I visited South Africa in 2000 and was bowled over by the country. For someone like me who enjoys nature and seeing animals in their natural environment there is probably no better place on the planet. The climate is almost perfect and much of the country is stunningly beautiful. I rented a car to drive along the Garden Route, took some trips into the wine regions around Cape Town, and another down to the Cape of Good Hope. The scenery and wildlife were simply amazing.
The food in South Africa was some of the best I have tasted, the wine was excellent, and my UK pounds went a long way, thus making everything seem like a bit of a bargain.
As a tourist I wasn't bothered by politics or corruption, in fact, these things normally have an adverse affect on the local currency and make things cheaper for tourists. The threat of violence was a huge issue and I don't think I would have had the confidence to visit South Africa had I not met and befriended some South Africans a few years previously. I actually met them in Thailand while vacationing in Phuket in 1996.
I stayed with my friends in Johannesburg and their house was like a fortress. A 15 foot wall surrounded the property and they had a contract with a private security company, as many South Africans do. All of the doors and windows in the house were heavily secured and at night there was an additional iron gate inside the house upstairs that was used to secure the bedrooms. My friend kept guns in the house and also owned two large alsatian dogs.
It amused me while we on vacation in Thailand together that he couldn't break the habits that were so ingrained as a result of growing up in South Africa. When we went anywhere by car he would automatically lock the car door as soon as he got in, which is entirely unnecessary in Thailand.
The thing that confused me most about South Africa was knowing which places were safe and which weren't. While in Hermanus I took a walk along the cliff tops and encountered a white South African who told me I was a complete idiot for walking in this area alone. It seemed safe enough to me, but the locals knew that it wasn't. I constantly found myself looking over my shoulder and even though places seemed safe enough I found that I could never relax because of South Africa's reputation for violent crime.
The point that I try to make with this site is that no single country is ever perfect. South Africa is a good example. There is good and bad everywhere and based on your individual value system, some countries will suit you while others won't.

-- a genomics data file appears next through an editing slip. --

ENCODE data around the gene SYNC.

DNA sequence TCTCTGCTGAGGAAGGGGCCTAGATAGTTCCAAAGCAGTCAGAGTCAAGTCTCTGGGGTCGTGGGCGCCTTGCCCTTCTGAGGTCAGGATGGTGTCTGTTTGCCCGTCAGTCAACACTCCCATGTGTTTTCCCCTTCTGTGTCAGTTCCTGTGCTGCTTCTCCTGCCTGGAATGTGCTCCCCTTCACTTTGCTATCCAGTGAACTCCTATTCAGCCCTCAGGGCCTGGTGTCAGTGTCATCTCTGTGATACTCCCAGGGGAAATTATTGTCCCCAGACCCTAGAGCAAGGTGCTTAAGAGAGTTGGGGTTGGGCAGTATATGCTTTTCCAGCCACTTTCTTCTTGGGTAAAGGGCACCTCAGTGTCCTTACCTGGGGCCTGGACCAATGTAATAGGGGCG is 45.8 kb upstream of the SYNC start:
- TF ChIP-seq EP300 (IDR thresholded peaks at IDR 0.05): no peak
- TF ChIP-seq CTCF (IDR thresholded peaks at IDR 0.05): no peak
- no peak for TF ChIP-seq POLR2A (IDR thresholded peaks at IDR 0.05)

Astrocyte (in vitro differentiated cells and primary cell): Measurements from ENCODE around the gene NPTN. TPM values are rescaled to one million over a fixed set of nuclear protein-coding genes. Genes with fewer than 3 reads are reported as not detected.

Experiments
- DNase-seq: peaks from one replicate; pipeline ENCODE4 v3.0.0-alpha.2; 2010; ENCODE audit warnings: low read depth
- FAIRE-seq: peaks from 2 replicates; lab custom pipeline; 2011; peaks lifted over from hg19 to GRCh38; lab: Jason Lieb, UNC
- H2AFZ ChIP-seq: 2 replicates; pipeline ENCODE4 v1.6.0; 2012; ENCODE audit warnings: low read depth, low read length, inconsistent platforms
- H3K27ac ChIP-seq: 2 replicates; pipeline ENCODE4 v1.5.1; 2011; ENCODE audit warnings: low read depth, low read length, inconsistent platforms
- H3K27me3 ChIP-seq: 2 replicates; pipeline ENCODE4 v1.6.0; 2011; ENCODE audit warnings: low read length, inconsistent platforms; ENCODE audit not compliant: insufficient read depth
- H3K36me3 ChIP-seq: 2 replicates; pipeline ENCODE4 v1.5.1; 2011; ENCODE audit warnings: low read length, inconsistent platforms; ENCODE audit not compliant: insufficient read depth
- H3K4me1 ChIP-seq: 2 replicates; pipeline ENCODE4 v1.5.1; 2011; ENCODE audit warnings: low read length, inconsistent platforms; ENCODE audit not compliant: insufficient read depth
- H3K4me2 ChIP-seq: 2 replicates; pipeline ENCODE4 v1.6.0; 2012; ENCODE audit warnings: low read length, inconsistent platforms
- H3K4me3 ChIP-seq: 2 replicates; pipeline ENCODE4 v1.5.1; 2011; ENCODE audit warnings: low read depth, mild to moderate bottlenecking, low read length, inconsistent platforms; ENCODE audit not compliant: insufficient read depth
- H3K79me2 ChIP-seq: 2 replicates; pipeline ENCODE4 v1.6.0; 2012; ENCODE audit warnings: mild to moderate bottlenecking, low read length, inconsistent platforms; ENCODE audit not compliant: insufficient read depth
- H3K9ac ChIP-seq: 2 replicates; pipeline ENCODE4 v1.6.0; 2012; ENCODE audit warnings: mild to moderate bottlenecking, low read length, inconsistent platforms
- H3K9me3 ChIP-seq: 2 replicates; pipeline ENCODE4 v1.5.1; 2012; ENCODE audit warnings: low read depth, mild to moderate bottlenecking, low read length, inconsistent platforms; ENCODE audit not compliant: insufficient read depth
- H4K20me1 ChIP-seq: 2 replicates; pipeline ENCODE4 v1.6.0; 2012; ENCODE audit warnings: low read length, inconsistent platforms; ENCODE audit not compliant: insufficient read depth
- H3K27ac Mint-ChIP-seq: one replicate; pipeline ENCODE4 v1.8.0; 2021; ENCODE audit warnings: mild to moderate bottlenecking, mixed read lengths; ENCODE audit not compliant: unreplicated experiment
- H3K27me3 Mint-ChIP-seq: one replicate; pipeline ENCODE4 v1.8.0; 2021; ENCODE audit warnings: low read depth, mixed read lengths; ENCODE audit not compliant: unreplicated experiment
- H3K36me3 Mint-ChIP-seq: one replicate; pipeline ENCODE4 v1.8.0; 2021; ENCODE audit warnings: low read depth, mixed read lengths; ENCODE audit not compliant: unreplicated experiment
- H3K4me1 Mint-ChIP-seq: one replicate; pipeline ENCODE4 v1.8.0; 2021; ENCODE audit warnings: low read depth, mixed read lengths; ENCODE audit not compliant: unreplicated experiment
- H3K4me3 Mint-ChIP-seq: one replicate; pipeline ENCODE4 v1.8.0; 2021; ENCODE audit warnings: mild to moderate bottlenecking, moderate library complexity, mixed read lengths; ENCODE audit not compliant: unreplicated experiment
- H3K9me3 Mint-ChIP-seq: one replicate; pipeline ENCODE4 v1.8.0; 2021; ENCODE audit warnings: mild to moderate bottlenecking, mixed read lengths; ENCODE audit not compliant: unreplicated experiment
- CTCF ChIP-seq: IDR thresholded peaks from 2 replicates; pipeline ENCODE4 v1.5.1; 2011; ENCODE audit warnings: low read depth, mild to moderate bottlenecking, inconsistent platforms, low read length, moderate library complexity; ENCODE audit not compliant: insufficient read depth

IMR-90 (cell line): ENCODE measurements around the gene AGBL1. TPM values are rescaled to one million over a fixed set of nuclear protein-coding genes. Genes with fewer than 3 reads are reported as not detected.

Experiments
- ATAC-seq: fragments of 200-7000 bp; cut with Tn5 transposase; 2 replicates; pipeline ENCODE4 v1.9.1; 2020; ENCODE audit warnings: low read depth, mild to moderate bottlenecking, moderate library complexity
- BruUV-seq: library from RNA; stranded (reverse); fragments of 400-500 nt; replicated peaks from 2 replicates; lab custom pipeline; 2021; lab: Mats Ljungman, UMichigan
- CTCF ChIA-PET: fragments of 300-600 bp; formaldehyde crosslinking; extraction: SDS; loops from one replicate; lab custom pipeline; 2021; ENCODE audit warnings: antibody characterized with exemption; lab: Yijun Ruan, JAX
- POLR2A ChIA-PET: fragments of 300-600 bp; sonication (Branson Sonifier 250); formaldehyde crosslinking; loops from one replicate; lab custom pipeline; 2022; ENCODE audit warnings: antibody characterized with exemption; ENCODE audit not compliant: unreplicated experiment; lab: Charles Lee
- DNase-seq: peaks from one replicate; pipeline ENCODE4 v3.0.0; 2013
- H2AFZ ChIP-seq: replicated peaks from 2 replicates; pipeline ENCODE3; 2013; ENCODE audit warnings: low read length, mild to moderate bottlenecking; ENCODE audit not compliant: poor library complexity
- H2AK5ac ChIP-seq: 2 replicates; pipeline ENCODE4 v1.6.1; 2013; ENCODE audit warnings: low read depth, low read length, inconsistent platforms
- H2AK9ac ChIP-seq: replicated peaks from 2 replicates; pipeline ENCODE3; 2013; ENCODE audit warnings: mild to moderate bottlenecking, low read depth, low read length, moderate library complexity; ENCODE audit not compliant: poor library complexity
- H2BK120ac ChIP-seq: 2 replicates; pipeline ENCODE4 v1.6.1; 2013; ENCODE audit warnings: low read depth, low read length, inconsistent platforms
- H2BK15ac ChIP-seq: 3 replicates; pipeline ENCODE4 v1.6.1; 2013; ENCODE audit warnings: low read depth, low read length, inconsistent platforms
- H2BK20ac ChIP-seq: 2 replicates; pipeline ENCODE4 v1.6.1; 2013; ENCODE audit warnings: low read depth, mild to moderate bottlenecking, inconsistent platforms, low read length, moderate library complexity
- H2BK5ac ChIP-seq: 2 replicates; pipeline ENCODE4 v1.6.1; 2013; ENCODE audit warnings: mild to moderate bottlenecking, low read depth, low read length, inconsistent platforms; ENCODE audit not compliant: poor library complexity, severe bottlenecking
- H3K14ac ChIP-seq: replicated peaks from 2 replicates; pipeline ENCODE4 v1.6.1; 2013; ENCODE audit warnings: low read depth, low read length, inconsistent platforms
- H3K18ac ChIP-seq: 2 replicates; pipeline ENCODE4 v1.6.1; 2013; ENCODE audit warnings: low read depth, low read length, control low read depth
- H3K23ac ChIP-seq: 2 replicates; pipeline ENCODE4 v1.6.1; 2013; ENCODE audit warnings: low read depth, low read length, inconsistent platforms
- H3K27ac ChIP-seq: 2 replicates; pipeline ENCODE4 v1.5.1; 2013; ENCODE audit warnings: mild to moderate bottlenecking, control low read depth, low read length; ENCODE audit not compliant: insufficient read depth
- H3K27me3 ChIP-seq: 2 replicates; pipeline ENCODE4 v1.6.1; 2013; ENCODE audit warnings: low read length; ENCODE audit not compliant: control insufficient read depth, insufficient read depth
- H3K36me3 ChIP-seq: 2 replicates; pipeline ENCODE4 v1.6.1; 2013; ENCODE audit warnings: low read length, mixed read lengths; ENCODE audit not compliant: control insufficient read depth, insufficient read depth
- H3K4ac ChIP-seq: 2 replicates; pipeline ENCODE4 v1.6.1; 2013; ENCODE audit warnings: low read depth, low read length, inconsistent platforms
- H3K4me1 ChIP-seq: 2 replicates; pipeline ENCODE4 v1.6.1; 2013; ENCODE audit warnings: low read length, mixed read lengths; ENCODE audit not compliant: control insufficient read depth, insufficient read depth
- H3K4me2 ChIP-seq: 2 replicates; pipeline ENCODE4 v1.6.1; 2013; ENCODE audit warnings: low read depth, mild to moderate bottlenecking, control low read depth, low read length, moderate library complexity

If you are completely passionate about big game animals then South Africa might be the perfect place to live, however, if your priority in life is personal safety then somewhere else might be more suitable.
The friend I stayed with in South Africa moved away eventually and his career then went through the stratosphere. He became the CEO for Mercedes Benz in Canada, but then moved on to become the CEO for Delta's cargo division. The language institute that I used to work for now almost exclusively employs South Africa teachers. Lots of white South Africans have left the country.
South Africans who move to Thailand know that Thailand isn't perfect, but they have weighed up the pros and cons of living in South Africa or Thailand, and they have chosen to live in Thailand.
I recently described my impressions of the UK after making a brief visit last month and highlighted some of the good and bad points. For some people the UK is still a great place to live, but I decided that for me, personally, Thailand gives me a better life.
This site/blog isn't really intended for tourists. Tourists may be able to get something from it, but the average tourist sees such a superficial version of Thailand that they won't be able to relate to much of what I have to say. Thailand - to use a hackneyed old cliche - is like an onion and it takes a long time to peel away the layers to see what is underneath. I didn't start seeing the real Thailand until about four years after I had moved to the country and I'm still learning 14 years later.
This site is really intended for people who are considering moving to Thailand. This is a huge decision and requires a lot of thought. You need to be able to weigh up the pros and cons of living in Thailand and the only way you can do that is if you are made aware of the pros and cons in the first place. Unfortunately, few resources give a balanced view and provide the necessary information.
Sex is still a big factor among foreign men looking to move Thailand and there are plenty of websites about this subject, but not much else. And believe me, if you come to Thailand to live there is a whole lot more to be aware of other than the prices that prostitutes charge their clients.
There are also a number of personal websites that have been set up primarily to generate an income and most portray an unrealistic version of the country as a perfect tropical paradise where you can live for $400 per month. Selling this unattainable dream, no doubt, helps to generate an income for the owner of the website.